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The Roberts Court and Criminal Justice: An Empirical Assessment


An empirical examination of decisions by the Roberts Court can illuminate the contemporary Supreme Court’s impact on criminal justice. The Court’s decisions and the voting patterns of its justices confirm the Roberts Court’s generally conservative reputation with respect to criminal justice. However, contrary to commentators’ assertions about a five-member conservative majority actively reshaping criminal justice law in a rights-restricting fashion, the deeply-divided Court actually produces a notable number of rights-protective liberal decisions. Indeed, when the Roberts Court is most deeply divided on criminal justice issues, it has produced more liberal decisions than conservative decisions, due largely to the voting patterns of Justice Anthony Kennedy whose moderate voting record places him at the Court’s center. Justices Antonin Scalia and Clarence Thomas have also made important contributions to liberal decisions in divided cases. Generalizations about the Roberts Court’s conservatism and judicial activism in criminal justice are overstated without recognition of the voting patterns that have contributed to the production of rights-maintaining and rights-expanding liberal decisions.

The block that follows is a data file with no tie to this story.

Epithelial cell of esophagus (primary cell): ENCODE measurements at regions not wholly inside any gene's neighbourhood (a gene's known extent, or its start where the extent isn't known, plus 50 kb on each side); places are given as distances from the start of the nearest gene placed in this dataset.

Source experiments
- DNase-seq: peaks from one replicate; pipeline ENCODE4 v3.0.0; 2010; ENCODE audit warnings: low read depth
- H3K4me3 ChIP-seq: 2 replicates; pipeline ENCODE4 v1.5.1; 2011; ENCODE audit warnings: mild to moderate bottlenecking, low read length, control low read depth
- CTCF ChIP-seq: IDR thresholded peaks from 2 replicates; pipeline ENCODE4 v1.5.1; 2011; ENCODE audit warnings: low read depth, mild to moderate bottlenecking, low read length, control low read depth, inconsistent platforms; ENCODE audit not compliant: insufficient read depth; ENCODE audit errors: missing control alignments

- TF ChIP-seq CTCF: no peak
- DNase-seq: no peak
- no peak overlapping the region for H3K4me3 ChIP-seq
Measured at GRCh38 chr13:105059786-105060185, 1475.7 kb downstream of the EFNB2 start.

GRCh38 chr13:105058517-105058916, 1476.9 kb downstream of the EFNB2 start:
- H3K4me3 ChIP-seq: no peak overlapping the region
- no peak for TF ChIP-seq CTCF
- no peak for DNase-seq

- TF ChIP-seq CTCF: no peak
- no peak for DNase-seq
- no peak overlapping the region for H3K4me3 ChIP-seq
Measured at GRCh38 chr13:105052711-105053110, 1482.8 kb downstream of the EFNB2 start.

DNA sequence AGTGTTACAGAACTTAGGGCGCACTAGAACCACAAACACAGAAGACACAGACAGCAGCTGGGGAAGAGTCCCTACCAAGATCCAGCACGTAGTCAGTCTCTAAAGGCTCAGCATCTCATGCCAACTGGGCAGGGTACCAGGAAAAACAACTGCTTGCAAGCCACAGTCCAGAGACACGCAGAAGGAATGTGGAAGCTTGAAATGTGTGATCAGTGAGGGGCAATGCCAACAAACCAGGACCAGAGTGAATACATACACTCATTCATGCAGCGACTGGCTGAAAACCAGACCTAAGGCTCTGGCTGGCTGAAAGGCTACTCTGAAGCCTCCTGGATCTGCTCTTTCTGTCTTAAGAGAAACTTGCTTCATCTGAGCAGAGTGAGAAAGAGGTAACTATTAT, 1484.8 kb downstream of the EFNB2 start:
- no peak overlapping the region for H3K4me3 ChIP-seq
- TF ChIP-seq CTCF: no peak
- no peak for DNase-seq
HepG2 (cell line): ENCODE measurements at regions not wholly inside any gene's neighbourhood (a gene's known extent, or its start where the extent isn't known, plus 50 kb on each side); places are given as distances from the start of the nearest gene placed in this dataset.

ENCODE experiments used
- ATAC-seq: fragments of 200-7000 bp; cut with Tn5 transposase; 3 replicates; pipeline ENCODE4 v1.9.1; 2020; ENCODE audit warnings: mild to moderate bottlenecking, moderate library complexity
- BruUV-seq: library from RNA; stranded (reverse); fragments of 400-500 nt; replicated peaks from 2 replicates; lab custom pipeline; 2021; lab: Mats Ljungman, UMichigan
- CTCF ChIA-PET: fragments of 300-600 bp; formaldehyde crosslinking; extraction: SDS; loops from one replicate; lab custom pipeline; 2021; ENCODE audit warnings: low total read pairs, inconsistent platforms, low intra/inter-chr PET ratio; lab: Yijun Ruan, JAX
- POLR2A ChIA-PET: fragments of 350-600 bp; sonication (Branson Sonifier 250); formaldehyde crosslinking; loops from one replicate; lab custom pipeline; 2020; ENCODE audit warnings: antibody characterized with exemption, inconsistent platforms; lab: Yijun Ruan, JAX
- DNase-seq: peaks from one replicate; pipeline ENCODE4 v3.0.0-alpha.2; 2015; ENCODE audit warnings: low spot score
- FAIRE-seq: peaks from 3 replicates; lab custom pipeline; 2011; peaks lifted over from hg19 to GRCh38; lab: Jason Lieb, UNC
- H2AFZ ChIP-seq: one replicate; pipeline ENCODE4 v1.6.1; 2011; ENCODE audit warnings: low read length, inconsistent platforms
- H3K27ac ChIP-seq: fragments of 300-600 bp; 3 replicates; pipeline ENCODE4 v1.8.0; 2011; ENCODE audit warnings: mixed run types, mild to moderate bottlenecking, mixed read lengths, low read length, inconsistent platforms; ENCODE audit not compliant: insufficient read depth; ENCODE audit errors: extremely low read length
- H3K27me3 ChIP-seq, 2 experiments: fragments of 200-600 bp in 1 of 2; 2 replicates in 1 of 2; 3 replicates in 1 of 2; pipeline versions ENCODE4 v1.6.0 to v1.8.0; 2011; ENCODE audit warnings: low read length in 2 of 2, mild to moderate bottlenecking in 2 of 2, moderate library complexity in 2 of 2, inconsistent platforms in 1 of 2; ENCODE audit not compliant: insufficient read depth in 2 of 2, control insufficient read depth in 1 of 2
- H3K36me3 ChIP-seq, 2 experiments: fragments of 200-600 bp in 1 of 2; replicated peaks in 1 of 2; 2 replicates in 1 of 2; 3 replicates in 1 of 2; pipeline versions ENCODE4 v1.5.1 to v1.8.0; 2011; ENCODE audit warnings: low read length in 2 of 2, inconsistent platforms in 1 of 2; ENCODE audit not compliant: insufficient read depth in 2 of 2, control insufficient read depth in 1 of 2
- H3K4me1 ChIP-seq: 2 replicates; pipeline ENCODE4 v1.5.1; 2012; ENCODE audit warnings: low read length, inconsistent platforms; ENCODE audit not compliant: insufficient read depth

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Correspondence to Christopher E. Smith.

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Smith, C.E., McCall, M.M. & McCall, M.A. The Roberts Court and Criminal Justice: An Empirical Assessment. Am J Crim Just 40, 416–440 (2015).

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  • Supreme Court
  • Constitutional law
  • Roberts Court
  • Criminal procedure